Child care in Canada: Types, cost, and tips for newcomers
Moving to Canada and starting a new life is exciting! If you’re a newcomer with kids, child care is probably at the top of your mind. The desire to balance cost, service quality, convenience, and availability can, at times, make finding an appropriate child care arrangement challenging, especially for newcomer parents.
In this article, we will explore the various child care options that are available in Canada, outline costs and subsidies to help you plan and budget better. We’ll also share some tips to help you find a suitable child care service.
In Canada, options for child care are varied and range from nannies, daycare centres, home daycares, and preschool programs, to before and after school services. Child care services may be regulated or unregulated.
Regulated child care services include centre-based full-day child care, home child care, school-aged child care, and in most provinces, nursery schools and preschools. These are monitored, licensed, and regulated by provincial and territorial authorities.
Unregulated child care services are provided either in a family child care home (a caregiver’s home) or in the child’s own home. If using this service, as a parent, it is your sole responsibility to assess the quality of child care provided, manage the relationship with the provider, and to find a new provider if there’s any issue with the arrangement.
Here’s a brief regulatory overview of some child care options in Canada:
Type of child care service
Full-day child care centres
Unlicensed centres are illegal in Canada. However, in some regions, private schools, religious schools or others that include very young children may be exempt from licensing.
Part-day child care programs (includes nursery and preschools)
Some before and after-school programs, summer and holiday programs/camps for young school-aged children are not required to be licensed (including some that operate in school premises).
Kindergarten – offered by provinces/territories
In most provinces, kindergarten is part of the public school system and therefore, regulated by the provincial government.
Regulated family child care (home child care – provided in caregiver’s home)
In several provinces, regulated family child care is “approved” rather than regulated. Most family child care is not regulated, monitored or approved. No province/territory requires all family child care homes to be regulated, so long as they don’t exceed the maximum number of children.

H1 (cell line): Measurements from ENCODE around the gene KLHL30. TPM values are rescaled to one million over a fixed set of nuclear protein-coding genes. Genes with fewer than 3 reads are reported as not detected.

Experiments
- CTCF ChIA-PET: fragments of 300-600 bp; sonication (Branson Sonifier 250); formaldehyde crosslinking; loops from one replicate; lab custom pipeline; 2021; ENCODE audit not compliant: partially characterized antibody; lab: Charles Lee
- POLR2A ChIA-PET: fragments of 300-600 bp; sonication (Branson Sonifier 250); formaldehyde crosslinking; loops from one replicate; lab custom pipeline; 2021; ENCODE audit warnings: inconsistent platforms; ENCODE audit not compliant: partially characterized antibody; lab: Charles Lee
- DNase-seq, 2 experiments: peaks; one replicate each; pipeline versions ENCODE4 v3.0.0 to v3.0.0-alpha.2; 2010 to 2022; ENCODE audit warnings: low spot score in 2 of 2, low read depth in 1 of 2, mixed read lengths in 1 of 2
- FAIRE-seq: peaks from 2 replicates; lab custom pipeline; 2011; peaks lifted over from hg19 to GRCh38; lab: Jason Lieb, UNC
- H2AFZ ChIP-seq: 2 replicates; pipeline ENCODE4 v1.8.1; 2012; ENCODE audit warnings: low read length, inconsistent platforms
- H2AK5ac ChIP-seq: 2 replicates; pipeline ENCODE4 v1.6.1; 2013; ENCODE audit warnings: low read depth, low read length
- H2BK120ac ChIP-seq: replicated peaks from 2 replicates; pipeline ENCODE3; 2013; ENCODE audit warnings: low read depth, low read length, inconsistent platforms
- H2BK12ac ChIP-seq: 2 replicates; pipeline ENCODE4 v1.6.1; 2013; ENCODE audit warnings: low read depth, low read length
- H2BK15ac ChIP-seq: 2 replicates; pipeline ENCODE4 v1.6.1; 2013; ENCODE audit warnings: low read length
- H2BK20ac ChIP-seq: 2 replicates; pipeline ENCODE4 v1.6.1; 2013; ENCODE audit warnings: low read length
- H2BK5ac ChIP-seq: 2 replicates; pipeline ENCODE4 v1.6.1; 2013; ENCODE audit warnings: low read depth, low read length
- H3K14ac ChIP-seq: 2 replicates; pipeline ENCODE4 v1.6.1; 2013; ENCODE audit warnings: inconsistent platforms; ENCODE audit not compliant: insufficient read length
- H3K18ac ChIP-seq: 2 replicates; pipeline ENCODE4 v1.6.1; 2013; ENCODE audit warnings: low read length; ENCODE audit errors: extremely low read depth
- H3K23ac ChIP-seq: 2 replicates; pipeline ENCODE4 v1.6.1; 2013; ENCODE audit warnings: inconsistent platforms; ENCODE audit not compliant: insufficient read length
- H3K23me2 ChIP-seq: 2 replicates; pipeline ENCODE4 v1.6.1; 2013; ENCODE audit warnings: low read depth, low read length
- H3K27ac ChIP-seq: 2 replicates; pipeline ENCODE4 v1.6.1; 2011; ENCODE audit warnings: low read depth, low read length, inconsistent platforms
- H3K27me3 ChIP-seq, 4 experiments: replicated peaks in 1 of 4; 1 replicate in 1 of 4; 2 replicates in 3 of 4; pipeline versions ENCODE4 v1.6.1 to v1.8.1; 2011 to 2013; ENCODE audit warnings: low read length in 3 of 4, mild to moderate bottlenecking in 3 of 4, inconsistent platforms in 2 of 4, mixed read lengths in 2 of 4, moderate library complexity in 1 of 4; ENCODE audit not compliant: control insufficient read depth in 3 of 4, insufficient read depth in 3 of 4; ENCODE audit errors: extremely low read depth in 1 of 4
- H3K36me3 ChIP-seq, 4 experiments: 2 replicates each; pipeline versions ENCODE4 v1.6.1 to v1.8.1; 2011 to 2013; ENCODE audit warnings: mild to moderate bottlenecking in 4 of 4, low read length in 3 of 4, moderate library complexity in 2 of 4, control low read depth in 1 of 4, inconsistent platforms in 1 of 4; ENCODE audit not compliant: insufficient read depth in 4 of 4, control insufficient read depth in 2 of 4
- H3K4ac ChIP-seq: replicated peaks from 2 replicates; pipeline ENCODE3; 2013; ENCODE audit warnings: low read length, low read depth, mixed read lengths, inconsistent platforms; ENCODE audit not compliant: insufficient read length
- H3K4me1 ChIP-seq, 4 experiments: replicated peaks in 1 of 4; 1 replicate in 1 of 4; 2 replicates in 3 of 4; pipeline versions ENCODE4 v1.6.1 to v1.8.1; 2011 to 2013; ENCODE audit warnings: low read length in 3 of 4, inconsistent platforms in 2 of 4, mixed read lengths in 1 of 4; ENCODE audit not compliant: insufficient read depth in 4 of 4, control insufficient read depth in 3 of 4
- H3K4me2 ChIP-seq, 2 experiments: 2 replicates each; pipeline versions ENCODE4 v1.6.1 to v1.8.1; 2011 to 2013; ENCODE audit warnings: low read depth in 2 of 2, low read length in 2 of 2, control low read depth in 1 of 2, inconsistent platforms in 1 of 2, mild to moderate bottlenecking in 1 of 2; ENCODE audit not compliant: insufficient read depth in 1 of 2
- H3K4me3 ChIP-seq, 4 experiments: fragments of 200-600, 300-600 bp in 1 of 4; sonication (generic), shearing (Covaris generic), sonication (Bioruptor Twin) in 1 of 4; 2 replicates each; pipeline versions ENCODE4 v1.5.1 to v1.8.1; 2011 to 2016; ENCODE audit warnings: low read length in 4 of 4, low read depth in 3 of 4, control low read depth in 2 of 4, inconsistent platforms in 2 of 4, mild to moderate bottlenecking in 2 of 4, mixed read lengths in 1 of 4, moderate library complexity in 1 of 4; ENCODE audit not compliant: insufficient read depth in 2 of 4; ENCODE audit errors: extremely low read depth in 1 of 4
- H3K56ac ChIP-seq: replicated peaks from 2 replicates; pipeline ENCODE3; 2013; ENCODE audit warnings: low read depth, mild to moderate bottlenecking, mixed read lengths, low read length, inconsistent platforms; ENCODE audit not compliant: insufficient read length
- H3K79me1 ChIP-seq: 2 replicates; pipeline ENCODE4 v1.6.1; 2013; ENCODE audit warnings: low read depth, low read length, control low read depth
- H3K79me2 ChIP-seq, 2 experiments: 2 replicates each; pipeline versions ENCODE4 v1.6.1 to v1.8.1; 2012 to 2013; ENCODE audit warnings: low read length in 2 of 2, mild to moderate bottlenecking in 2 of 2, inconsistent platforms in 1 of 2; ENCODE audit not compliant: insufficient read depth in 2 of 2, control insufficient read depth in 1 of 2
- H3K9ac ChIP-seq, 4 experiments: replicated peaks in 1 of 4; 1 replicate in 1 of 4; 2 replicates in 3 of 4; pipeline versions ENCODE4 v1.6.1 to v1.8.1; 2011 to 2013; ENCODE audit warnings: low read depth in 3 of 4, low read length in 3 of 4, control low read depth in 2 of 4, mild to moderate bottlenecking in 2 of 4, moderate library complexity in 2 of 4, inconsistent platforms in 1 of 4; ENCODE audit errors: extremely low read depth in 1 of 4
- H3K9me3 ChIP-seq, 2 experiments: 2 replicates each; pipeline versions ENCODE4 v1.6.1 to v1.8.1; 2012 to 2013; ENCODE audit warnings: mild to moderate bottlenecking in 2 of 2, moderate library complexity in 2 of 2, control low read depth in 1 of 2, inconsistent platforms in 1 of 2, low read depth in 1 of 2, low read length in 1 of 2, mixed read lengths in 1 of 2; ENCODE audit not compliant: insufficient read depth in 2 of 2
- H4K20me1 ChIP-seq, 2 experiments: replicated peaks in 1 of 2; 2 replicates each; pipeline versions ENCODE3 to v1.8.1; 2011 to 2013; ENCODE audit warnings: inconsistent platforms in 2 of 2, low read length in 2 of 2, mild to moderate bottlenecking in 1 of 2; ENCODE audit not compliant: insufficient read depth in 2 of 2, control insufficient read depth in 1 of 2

Unregulated family child care (home child care – provided in caregiver’s or child’s home and includes “nannies” or “sitters”)
Unregulated family child care providers do not need a license, aren’t inspected or monitored, and are not required to meet specified regulations for training, physical space or other features.
Note: When child care is provided in your own home, you will need to negotiate the terms of employment with the caregiver. If the caregiver is part of the Live-In Caregiver Program, there must be a written contract between the employer (yourself, the parent) and the employee (the caregiver). It must include: job duties, hours of work, wages, holiday and sick leave entitlements and termination and resignation terms.
Tip: You may want to consider a written contract with an unregulated family child care provider. A sample contract for the Live-In Caregiver Program may be useful for designing this contract.
Budgeting and planning for child care costs
In Canada, finding affordable child care can be a real challenge, primarily because of limited availability. Being aware of the costs and planning your finances accordingly is essential to settle in smoothly.
Infant: Children under two years of age.
Toddler: Children between 18 months to three years of age.
Preschool-age: Children between two-and-a-half years to kindergarten age (age four or five, depending on the province).
Is child care free in Canada?
Child care is considered to be expensive in Canada and varies by province. A couple of provinces such as Quebec and Manitoba have provincially-set fees and hence are more affordable than the others.
How much does child care cost in Canada?
Monthly costs for child care range from $181 to $1,986 CAD, depending on the province. The table below outlines detailed costs by province.
Child care monthly costs by province